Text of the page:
RICHARD KELLY: That was one of the most important characters. I was a little worried that they would make me cut her out. “What’s she doing there? She’s not doing anything.” Well, she’s adding everything. She’s the whole point of this horrific environment that high school creates where kids are so maliciously cruel to each other. There are always 4-5 that are the scapegoats and the targets for everyone. They’re the victims of the worst kind of verbal, psychological abuse you can imagine and it permanently damages these people. Her character was meant to put a human face on that character type. In all these other teen movies, if someone’s an outcast, it’s what’s-her-face in She’s All That–
CHRIS NEUMER: Rachael Leigh Cook? The girl with the glasses and ponytail?
RICHARD KELLY: Nerdy glasses and a ponytail! She’s ugly. But take off the glasses and the pony tail and wow!
CHRIS NEUMER: My God! I never saw it coming.
RICHARD KELLY: I would never have figured it out. Things like that just insults the viewer. The fact that it makes money is just insulting and embarrassing to our culture.
CHRIS NEUMER: I take it you’re not a big fan of the latest N’Sync movie then.
RICHARD KELLY: I didn’t see it. If kids enjoy that stuff, fine. I think it’s just shallow and kind of processed cheese. I have nothing against processed cheese every now and then…
CHRIS NEUMER: Sometimes you just need something deeper. I can’t come up with any cheese examples sticking with your analogy. It certainly came off though. I know you originally had Jason Schwartzman signed on as the character of Donnie.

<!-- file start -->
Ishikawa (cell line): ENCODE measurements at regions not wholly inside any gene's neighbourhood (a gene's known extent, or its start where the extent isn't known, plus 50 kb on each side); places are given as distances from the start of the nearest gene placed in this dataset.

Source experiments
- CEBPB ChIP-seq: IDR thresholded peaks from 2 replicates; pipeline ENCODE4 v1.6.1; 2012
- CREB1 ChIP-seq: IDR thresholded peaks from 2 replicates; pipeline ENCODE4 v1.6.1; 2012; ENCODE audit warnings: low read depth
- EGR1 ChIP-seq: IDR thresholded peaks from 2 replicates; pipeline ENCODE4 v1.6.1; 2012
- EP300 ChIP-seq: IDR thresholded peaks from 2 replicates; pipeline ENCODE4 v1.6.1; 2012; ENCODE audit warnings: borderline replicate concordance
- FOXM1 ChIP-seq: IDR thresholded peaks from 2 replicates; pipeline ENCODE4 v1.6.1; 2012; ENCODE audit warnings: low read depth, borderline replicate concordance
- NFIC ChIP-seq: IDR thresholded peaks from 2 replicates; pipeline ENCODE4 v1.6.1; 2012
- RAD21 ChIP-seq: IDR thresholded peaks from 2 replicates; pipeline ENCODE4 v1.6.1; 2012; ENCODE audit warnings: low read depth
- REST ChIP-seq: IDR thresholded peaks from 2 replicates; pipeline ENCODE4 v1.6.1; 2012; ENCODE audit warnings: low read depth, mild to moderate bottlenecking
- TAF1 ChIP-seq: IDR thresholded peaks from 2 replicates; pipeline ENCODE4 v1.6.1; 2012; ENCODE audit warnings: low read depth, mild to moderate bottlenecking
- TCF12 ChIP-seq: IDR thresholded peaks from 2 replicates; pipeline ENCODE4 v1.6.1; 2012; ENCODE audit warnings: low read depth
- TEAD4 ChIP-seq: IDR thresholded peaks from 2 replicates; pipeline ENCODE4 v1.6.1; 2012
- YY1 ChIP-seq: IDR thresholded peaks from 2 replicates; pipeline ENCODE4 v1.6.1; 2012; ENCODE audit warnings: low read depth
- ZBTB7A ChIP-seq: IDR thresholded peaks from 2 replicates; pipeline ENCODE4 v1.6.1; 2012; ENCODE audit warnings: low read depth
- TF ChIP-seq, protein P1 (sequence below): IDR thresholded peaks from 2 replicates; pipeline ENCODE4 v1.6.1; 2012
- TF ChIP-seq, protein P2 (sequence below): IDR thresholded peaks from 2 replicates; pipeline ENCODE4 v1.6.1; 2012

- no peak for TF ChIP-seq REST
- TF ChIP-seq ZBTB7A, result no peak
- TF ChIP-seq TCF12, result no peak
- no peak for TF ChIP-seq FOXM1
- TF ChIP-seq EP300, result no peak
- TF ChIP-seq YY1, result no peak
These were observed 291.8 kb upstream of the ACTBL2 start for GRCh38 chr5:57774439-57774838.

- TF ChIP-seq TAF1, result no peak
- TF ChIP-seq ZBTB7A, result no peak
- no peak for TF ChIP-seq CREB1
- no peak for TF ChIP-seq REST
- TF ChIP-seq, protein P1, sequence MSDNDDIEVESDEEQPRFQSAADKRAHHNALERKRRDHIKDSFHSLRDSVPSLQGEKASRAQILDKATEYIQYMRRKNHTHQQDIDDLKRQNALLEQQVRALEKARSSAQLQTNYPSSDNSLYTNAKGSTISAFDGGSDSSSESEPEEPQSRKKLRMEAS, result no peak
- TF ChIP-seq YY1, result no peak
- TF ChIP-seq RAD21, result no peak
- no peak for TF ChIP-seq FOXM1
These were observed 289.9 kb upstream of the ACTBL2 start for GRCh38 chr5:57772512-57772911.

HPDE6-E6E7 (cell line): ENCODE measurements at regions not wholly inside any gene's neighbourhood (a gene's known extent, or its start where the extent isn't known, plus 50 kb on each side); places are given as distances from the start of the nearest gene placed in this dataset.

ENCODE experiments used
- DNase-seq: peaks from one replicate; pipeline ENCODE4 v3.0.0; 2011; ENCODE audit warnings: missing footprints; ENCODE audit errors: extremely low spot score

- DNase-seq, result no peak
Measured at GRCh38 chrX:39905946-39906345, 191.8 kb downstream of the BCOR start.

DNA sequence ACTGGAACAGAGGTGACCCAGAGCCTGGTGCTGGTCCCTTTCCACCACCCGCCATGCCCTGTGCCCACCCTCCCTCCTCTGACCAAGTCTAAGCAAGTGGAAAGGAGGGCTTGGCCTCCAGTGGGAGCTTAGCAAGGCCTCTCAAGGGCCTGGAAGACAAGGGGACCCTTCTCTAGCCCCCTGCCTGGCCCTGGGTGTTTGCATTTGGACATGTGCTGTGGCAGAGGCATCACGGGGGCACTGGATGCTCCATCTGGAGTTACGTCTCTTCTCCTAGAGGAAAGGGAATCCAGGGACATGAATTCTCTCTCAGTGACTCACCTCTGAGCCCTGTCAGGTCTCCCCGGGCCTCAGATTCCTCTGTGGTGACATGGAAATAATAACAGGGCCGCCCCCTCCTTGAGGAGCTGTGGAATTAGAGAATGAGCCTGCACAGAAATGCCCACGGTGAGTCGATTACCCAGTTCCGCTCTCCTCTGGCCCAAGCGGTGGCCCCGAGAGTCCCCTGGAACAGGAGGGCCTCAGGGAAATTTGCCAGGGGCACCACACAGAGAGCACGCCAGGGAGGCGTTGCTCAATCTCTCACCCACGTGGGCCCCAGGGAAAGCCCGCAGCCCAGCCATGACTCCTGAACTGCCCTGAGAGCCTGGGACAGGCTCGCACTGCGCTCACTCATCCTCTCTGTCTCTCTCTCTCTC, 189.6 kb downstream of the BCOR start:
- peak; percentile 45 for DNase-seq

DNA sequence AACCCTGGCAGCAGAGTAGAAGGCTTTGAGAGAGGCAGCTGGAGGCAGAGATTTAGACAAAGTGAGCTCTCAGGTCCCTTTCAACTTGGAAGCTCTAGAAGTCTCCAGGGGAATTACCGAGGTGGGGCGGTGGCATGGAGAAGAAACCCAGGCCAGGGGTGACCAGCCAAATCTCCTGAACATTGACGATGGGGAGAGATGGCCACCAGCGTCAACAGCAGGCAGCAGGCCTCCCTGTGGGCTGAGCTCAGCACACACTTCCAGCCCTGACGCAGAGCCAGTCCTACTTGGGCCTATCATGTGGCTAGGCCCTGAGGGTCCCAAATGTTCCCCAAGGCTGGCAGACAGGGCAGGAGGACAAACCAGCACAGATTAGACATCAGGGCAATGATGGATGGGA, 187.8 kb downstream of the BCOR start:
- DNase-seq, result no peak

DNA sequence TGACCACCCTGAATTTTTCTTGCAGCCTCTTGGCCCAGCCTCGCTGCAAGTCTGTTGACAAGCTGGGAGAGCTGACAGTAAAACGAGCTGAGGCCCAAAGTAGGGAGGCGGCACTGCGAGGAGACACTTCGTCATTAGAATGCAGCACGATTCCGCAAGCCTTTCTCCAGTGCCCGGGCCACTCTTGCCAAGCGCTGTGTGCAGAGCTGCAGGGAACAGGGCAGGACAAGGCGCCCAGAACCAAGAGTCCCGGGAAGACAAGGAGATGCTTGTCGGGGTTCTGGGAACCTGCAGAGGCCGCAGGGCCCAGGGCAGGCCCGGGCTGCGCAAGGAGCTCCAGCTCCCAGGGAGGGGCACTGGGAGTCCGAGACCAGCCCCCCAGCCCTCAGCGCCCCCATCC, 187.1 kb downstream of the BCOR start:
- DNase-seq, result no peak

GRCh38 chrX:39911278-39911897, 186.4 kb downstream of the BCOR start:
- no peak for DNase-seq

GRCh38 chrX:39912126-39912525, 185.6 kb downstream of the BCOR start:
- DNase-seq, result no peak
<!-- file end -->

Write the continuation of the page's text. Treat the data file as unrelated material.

RICHARD KELLY: Yeah.
CHRIS NEUMER: I think one of the nicest things with this was that, if I was reading the script, I would kind of expect a Jason Schwartzman to play Donnie. But when you got Jake, he was this regular guy whom you could relate to. I don’t know if he was right for the part on paper, but he made it so.
RICHARD KELLY: Jason is an amazing actor, but he had a scheduling conflict and it didn’t work out. I’m so glad that we got Jake. Jason had a lot to do with getting this movie off the ground because when he became involved it really validated me as a director and his agent sent the script to Drew Barrymore so… I worship Rushmore, I think that’s one of the best films of the last couple of years.
CHRIS NEUMER: And you were what, 22-23 when this was going down?
RICHARD KELLY: When I wrote the script I was 22-23. When I directed it I was 25. It took a year or two to convince people that I could direct it.